Stian wrote up a great post on his own blog explaining how his project works and how you can build your own control hardware. He writes: [via]
A professional sous vide setup costs at least >$1000, so it’s a bit out of reach for the normal home cook – except for the DIYers.. It’s not that hard to build yourself if you put your mind to it. What you need is the following components: Water bath with a electric heater.
- Some method of circulating the water.
- A way of accurately regulate the heater based on water temperature
- Some way of plastic bag packing you meat.
Water bath with heater is easy enough, there are tons of items out there that does this – slow cookers and rice cookers for example. I use a simple rice cooker, the cheaper/simpler the better (we’re going to cycle it’s power on/off, a dumb cooker will behave better facing a power loss). To circulate the water I use a simple ebay aquarium pump (payed $9.90 for mine). To pack the meat in airtight bags you can either buy a cheap vacuum-packer or simply use zip-lock bags (fill your sink with water, add meat to bag, submerge bag in water but keep the opening above waterlevel – pressure from the water will press out all the air, seal the bag..)
SousVide-O-Mator Schematic and Discussion - [Link]
In Los Angeles, we have the “Time-of-Use Program” option from the power company. From their FAQ:
The prices are based on the time of day when the electricity is actually used, unlike the standard rate when the price for electricity is always the same.
A higher price is charged during “high peak” hours, which are between 1:00 p.m. and 5:00 p.m., Monday through Friday. The price for electricity during these hours is about twice the cost of the standard rate price.
Surrounding these “high peak” hours, are the “low peak” hours. “Low peak” hours are from 10:00 a.m. to 1:00 p.m. and again from 5:00 p.m. to 8:00 p.m., Monday through Friday. The price for electricity during these hours is slightly higher than the price charged on the standard rate.
During all of the remaining hours, Monday through Friday, and all weekend long, the price for the electricity you use is about one-half of the price for electricity on the standard rate. These hours are called “base” hours.
I was lucky in that my house came with a mechanical timer (as part of some Frankenstein solar system). It was easy to set it to turn off the hot water heater from 1 to 5pm. Don’t forget about daylight saving time, oh how I hate daylight saving time.
This worked fine except for the most weekends we would forget to reach into the box and turn on the hot water before during laundry or grabbing that all important weekend noon shower. Even the ridiculous note didn’t help.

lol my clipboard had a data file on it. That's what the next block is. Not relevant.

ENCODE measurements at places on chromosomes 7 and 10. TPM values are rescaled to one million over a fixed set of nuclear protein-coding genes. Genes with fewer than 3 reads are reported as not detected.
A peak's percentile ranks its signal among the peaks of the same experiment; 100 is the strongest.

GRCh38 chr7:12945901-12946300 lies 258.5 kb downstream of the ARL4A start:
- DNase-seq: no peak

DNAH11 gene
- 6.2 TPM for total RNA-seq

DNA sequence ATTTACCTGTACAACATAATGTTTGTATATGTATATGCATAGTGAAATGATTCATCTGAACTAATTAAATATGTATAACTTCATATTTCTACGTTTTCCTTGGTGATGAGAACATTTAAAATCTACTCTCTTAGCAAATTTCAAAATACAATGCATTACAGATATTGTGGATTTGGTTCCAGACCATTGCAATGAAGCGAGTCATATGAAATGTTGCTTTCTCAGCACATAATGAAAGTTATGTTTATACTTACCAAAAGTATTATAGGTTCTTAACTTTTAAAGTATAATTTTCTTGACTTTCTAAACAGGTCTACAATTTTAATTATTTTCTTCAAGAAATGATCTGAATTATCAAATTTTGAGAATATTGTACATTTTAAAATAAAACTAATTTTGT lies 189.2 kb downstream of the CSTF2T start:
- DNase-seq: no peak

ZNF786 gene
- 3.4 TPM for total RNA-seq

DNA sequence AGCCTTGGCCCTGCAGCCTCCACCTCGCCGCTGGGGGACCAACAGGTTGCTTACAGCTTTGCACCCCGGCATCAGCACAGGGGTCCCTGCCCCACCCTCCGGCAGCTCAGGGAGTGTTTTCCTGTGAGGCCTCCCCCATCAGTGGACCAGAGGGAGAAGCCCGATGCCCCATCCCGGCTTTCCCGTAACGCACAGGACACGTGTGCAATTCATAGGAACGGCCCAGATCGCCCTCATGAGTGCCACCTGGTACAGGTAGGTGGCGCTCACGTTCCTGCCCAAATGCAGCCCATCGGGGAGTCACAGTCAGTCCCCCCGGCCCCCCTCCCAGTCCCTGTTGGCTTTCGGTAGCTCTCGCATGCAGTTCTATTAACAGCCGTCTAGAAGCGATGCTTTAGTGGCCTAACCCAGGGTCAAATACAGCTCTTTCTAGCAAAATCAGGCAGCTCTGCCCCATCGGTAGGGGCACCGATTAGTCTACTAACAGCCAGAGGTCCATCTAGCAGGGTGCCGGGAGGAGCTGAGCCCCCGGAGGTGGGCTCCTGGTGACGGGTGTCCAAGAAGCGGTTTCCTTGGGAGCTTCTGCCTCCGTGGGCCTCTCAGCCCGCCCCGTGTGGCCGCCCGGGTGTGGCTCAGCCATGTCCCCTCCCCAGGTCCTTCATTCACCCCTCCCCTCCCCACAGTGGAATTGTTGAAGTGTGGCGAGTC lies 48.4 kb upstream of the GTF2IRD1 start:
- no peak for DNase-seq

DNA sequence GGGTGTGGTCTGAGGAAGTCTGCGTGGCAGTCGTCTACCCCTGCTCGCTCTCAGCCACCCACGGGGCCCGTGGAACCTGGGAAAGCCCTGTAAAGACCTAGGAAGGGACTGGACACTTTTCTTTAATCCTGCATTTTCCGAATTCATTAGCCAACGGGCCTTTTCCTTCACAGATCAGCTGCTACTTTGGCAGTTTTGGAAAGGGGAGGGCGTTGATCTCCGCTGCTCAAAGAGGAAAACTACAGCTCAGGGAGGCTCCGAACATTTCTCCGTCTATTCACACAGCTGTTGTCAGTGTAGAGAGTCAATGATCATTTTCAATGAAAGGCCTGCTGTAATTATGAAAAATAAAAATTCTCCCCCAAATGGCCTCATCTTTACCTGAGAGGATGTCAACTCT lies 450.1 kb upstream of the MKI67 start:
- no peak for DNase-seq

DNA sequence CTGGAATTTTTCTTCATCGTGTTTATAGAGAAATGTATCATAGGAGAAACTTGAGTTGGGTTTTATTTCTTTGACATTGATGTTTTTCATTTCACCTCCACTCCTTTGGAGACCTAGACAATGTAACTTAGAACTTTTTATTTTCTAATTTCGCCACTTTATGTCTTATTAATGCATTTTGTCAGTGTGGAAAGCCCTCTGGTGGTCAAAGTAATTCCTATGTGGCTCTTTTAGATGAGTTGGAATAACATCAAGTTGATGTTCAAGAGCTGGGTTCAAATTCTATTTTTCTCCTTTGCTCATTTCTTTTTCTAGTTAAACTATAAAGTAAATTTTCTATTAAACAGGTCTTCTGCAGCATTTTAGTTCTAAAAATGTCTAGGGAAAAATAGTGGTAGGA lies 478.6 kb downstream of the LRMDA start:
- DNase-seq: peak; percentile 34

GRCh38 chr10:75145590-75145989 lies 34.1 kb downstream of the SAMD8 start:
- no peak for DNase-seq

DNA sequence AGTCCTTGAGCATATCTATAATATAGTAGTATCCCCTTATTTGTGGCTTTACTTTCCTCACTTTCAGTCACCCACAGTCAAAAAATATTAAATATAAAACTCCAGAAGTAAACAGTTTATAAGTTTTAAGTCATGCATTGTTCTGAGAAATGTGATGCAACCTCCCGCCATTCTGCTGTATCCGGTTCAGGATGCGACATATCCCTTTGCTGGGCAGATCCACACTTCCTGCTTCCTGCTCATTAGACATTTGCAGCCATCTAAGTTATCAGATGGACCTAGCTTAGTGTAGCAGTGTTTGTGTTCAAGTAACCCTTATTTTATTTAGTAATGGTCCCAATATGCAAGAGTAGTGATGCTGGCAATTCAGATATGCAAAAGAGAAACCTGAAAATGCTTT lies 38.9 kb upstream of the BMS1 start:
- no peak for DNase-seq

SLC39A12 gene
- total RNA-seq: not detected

Smarter Water Heater Timer – [Link]
41 Perfectly Sphere Water Droplets Aligned to a Grid… [via]
achine that adds drops of water onto a special textured surface. Each drop forms into an almost perfect sphere through the surface tension of the water and the omniphopic Material. The electronically controlled pipette wanders through a square grid of 21 x 21 drops to form a micro-matrix and returns to the beginning. After approximately 300 minutes, and when the water drops have evaporated, the same process starts again.
41 Perfectly Sphere Water Droplets Aligned to a Grid - [Link]
avbrand.com writes: [via]
I decided it was time to build an automatic water dish that refills itself. I bought an icemaker water hookup (designed to attach the icemaker in a fridge to the water supply) and my friend Frysteev helped me plumb it in. The tiny 1/4-inch water line runs to the top of my kitchen cabinets, where it enters an irrigation valve ($22). This valve then runs to some clear tubing, down from the cabinets and into the water dish. Also in the water dish are two sensor wires, one at the bottom and one at the top of the dish.
Automatic Pet Water Dish Filler – [Link]
This invention is not so new but so I took the liberty of posting my symple version, based on IC 4093. With that, I hope no one more is surprised by the lack of water in the water tank, just as I was.
Water tank’s level visualization – [Link]
This project (from Teague Labs) was intended to study the usage of water for various purposes and how this information could affect behaviors of persons using water when displayed on real time. The water meter sensor used in this project is INS-FM17N from Koolance. The sensor is directly interfaced to an Arduino that acquires and send data to a web server to make it available online. [via]
Arduino based water usage meter - [Link]
Eric Ayars build this simple Christmas-tree water-level sensor to monitor the amount of water available for his Christmas tree. The design is based around a ATTiny85 microcontroller and uses easy to find electronic components, like a buzzer, a resistor, a led and some batteries. If you want to know how to program ATTiny45/85 using the Arduino, read this nice MIT tutorial. [via]
Christmas-tree water-level sensor - [Link]